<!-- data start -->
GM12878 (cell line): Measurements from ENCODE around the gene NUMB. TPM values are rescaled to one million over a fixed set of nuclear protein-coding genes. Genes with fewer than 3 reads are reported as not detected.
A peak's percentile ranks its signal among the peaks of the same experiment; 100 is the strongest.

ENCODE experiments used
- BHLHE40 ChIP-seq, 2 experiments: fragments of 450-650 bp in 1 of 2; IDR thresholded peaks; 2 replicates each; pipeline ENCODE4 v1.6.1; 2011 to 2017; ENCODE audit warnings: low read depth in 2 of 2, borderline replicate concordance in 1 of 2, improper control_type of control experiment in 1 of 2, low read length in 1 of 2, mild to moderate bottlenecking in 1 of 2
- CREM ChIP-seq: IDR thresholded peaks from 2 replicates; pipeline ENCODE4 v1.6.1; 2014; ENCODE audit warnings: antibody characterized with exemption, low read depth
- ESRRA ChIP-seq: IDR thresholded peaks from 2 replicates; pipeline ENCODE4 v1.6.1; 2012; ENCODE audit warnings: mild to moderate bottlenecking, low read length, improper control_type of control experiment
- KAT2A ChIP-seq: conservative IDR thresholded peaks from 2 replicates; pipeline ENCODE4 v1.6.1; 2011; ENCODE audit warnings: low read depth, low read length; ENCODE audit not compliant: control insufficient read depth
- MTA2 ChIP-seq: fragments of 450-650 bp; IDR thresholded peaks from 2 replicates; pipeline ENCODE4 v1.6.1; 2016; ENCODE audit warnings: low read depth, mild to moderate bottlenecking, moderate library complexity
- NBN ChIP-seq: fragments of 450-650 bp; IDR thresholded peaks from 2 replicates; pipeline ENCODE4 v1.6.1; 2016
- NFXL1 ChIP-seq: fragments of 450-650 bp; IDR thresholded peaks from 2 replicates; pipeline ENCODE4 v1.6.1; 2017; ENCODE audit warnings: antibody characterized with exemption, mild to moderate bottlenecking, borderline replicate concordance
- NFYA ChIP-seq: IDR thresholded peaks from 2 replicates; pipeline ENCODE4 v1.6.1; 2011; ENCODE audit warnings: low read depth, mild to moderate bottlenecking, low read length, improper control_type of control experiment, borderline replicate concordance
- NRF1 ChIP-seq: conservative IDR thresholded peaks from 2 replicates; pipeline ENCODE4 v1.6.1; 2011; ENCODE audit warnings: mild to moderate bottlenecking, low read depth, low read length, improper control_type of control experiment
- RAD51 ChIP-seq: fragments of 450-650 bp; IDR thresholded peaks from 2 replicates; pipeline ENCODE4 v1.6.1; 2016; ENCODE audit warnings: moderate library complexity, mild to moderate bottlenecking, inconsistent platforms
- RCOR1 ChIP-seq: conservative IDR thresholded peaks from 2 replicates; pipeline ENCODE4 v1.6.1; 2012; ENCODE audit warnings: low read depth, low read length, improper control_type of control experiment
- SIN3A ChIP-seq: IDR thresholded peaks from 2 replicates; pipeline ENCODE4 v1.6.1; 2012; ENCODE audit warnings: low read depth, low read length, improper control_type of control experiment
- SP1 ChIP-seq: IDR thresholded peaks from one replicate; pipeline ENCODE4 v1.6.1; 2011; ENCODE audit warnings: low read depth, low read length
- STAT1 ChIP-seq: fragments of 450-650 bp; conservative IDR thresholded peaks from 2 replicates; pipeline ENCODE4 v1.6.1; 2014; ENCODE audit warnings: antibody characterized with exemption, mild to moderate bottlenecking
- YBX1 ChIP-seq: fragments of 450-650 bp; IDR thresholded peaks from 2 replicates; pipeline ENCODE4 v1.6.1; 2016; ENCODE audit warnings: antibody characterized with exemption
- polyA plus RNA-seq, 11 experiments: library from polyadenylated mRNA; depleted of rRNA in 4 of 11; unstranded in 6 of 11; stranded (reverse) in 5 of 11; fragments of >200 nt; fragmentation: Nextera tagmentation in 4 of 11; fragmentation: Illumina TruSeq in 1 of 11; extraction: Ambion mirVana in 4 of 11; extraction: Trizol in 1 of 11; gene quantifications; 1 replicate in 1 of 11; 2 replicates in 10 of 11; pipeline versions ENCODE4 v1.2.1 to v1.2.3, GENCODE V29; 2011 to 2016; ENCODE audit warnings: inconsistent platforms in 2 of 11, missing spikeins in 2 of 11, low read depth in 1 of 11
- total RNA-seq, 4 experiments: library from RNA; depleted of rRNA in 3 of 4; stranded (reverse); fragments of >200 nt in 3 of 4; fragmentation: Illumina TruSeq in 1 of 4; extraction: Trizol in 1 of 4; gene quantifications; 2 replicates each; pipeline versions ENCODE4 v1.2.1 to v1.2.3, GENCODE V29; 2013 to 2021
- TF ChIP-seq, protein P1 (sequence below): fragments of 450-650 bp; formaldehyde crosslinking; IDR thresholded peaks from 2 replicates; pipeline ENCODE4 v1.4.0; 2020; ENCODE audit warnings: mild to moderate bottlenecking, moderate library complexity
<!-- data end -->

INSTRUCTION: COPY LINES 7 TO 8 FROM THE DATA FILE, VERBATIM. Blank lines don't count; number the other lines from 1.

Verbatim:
- KAT2A ChIP-seq: conservative IDR thresholded peaks from 2 replicates; pipeline ENCODE4 v1.6.1; 2011; ENCODE audit warnings: low read depth, low read length; ENCODE audit not compliant: control insufficient read depth
- MTA2 ChIP-seq: fragments of 450-650 bp; IDR thresholded peaks from 2 replicates; pipeline ENCODE4 v1.6.1; 2016; ENCODE audit warnings: low read depth, mild to moderate bottlenecking, moderate library complexity